Recruitment: In the fall of 2021, Fellows organize an information session on their Fellowship experience at their school.

Op-Ed: Fellows are required to write an op-ed article to hone their skills as a health care advocate for vulnerable populations.

Applicants are strongly encouraged to attend an information session before completing an application and contact the Program Director to get feedback on their proposal. Contact the Program Director for the date of the session at your university.

Upcoming Sessions

no event

Interviews will be conducted February 19 in Davidson and February 20 in Chapel Hill.

Application Deadline: February 1, 2021, 5pm.

Frequently Asked Questions

Yes, the Albert Schweitzer Fellowship is an interdisciplinary program and diversity of thought and perspectives will enrich the experience for each class of Fellows. In addition to medicine, past Fellows have been students in such fields as dentistry, education, law, nursing, occupational therapy, physical therapy, social work, divinity, psychology, pharmacy, engineering, business, the arts and more.  We think expansively about health and realize that there are so many factors that contribute to the health and well-being of our communities.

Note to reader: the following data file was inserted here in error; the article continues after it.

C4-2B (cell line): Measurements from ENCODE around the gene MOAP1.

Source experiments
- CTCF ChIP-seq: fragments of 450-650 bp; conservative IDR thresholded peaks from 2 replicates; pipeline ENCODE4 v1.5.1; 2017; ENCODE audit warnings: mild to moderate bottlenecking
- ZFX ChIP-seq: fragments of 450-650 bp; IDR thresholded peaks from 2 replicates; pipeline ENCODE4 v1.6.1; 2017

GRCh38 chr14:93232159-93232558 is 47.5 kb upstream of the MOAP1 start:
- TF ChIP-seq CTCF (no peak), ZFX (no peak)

Schweitzer Fellows focus on health as defined by the World Health Organization (WHO): a state of complete physical, mental and social wellbeing and not merely the absence of disease or infirmity.

Rooted in this holistic understanding of health, Schweitzer projects address not only clinical health issues, but also the social determinants of health—defined by the WHO as the conditions in which people are born, grow, live, work and age, and which are mostly responsible for health inequities.  The options are broad to allow your interests and creativity to lead you to a project that will have impact.

Take a look at U.S. Fellows page on the national website, and click any of the cities listed, then “Fellows & Projects,” and read the project descriptions. The Beyond Boulders blog is another great resource for reading more about current and past Schweitzer projects.

“Underserved” is any group that is at risk for or is experiencing compromised health or physical, social, or well-being. Any group of people that you can conceive of who has difficulty receiving quality health care and other needs that impact their health and wellbeing could be considered underserved.